Do Dogs Sweat?

We've all seen dogs panting on a hot day or after an intense game of fetch, but that's not the only way they cool down. It may be surprising, but dogs actually do sweat, just not the same way or for the same reasons that humans do.

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How do dogs sweat?

Sweat has a pretty limited job for dogs when it comes to cooling off. Dogs do have sweat glands—two kinds, to be exact —but unlike humans, a dog's sweat glands do a slightly different job than just canine cooldown. These glands serve to create a small amount of sweat, moderate salt content in the body, help eliminate metabolic waste, as well as produce some pretty heady body odor.

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Merocrine glands

When a dog gets hot, whether it is from an increase in internal temperature from exercise or simply being outside on a hot day, the special sweat glands called merocrine glands go to work. Merocrine glands are located in your dog's paw pads and will produce sweat to help cool off your dog's feet. Humans, apes, dogs, and rats all have sweat glands on their palms or foot pads that serve to cool us off, however, for humans, these sweat glands can be emotionally triggered. (Sweaty palms, anyone?) You may have noticed your dog leaving wet footprints on a hot day. While it is possible she's been playing in her water dish, it is more likely that her body is keeping cool through her feet.

Not only that, the sweat coming off your dog's paw pads might actually be less useful for cooldown, and more likely helping her to keep her footing. According to researcher and veterinarian Catherine Carrier, known for her work with beagles, the wetness on a dog's paws makes them feel tacky, helping them stick to the ground, giving the dog better traction.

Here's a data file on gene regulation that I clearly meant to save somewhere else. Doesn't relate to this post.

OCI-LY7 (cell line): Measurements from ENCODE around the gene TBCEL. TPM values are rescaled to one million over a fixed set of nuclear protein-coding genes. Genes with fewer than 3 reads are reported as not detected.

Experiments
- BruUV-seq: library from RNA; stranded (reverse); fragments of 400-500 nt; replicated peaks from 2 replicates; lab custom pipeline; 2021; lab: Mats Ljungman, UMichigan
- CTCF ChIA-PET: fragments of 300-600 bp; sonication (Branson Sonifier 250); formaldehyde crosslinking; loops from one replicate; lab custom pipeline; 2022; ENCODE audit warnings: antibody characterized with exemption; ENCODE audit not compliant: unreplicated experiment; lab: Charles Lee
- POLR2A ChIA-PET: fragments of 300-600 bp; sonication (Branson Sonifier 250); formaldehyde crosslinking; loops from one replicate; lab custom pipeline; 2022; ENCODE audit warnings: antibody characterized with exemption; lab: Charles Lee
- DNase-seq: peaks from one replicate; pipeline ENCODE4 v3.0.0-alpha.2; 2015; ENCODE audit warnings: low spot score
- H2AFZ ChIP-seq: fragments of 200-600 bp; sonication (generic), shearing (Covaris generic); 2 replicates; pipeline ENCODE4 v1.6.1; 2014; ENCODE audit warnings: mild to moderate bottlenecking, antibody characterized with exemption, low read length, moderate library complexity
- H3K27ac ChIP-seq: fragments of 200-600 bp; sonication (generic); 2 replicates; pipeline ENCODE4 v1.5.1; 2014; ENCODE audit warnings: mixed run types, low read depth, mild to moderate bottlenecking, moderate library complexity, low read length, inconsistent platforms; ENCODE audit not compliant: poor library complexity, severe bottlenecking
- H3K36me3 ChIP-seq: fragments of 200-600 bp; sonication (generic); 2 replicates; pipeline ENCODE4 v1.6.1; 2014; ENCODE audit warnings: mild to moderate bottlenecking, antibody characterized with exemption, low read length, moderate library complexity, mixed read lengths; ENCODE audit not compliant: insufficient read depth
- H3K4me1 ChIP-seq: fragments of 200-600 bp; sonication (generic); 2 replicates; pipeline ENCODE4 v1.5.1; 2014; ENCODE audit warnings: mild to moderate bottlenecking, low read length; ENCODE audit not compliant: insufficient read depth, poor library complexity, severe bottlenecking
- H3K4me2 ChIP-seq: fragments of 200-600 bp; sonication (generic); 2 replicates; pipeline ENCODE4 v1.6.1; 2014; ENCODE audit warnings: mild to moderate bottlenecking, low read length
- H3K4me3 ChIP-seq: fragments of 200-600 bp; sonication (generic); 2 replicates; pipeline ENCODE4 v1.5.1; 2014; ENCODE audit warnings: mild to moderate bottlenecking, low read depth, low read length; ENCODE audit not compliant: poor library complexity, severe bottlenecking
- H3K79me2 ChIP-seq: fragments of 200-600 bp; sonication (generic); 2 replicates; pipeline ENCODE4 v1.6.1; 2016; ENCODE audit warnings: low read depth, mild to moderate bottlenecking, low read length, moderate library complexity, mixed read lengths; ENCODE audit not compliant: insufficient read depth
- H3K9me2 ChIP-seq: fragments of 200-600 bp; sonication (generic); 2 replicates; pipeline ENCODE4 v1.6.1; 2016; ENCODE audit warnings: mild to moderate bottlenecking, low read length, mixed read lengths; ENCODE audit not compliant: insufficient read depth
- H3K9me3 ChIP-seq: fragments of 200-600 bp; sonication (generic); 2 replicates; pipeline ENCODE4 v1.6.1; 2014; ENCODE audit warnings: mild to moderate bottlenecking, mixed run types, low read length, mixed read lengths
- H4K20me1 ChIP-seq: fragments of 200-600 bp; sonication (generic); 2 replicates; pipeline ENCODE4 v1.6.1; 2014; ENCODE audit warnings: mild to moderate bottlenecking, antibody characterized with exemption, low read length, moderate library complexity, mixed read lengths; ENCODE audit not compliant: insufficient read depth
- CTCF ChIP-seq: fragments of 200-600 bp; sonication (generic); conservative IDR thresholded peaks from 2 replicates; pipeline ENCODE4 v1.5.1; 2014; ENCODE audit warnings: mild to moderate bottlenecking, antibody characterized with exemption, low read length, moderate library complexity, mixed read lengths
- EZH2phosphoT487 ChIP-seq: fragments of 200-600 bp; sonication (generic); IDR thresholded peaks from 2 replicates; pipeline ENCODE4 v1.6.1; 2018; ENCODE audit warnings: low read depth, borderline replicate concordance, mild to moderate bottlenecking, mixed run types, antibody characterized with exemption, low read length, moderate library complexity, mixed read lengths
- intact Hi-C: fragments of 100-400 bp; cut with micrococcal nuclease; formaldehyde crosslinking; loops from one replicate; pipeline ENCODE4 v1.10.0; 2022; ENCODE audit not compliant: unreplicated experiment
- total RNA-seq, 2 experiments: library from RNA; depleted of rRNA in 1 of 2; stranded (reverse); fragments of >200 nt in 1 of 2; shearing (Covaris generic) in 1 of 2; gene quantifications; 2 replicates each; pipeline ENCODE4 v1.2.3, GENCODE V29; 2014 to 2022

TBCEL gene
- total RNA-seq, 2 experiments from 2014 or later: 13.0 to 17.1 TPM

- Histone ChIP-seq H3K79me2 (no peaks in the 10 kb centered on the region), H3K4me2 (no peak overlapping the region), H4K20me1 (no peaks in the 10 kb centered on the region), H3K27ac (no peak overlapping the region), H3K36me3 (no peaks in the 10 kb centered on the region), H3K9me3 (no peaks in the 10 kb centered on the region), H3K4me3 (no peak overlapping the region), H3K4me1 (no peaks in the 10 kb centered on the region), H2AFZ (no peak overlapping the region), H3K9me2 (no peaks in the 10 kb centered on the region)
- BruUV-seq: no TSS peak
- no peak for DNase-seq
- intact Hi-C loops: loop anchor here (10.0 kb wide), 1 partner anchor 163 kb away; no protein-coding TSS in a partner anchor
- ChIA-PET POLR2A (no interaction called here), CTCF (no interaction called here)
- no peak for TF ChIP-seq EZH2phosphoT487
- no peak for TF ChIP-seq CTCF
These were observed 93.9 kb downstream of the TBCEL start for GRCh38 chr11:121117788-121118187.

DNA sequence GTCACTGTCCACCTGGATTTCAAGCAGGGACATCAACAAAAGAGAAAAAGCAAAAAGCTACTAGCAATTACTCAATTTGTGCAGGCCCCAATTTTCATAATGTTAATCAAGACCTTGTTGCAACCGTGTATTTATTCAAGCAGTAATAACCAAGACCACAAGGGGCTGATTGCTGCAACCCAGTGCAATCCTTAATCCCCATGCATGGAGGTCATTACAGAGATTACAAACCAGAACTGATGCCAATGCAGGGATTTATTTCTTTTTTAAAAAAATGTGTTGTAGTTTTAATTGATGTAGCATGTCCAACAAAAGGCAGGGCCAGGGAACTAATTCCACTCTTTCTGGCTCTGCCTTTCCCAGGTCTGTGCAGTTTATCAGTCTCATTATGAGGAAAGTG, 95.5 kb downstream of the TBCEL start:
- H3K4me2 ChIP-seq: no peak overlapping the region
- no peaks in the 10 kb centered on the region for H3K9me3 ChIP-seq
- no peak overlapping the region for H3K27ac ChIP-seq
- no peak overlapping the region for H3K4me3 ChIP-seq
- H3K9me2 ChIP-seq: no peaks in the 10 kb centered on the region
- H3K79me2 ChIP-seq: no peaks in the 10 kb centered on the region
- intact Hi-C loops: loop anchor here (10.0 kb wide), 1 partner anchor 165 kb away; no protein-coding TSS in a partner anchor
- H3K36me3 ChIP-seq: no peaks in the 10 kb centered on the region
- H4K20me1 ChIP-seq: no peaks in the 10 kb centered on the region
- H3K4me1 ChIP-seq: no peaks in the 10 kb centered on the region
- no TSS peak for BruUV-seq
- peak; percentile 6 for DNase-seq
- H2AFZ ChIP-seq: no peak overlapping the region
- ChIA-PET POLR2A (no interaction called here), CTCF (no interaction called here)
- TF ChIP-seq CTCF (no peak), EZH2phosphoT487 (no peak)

Apocrine glands

Dogs also have apocrine glands which are located all over your dog's body. These glands don't produce sweat so much as they produce scent. Pheromones are one of the main ways that dogs communicate with one another, and the apocrine gland is kind of like a body odor machine. As we know, a dog's sense of smell is an incredibly powerful tool. Dogs use these smells and pheromone information to recognize each other.

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Cooling down by panting

When a dog starts to feel hot and begins to overheat, his paw pads might sweat a little, but more likely you will notice him panting. We've all seen it: the mouth opens, the tongue rolls out, and Fido takes big, body-shaking doggy breaths.

Panting helps to oxygenate the bloodstream which is especially important after exercise or exertion on a hot day. Blood that is full of oxygen will enter into the tissues of your dog's skin in his ears and face. This process of vasodilation, when the blood goes to the surface of the dog's body, helps to cool down your dog and lower his core body temperature. Panting also cools off your dog's tongue. The process of breathing in draws air over the tongue, causing the moisture in his mouth to evaporate which helps to cool him off.

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The importance of keeping cool

Because dogs don't sweat like humans do, it's important that they have the opportunity to cool down. If you're playing with your dog, be sure to give him water breaks and the opportunity to rest in the shade. Providing fresh water or even making electrolyte water for him to drink can also help him keep cool. Heat stress, heat exhaustion, or heat stroke are all major concerns for dogs since they have a built in fur coat and their natural cooling abilities are not as efficient as a human's. Brachycephalic dogs like Bulldogs, pugs, and boxers are especially at risk on a hot day, and may need some extra cool-down time after playing.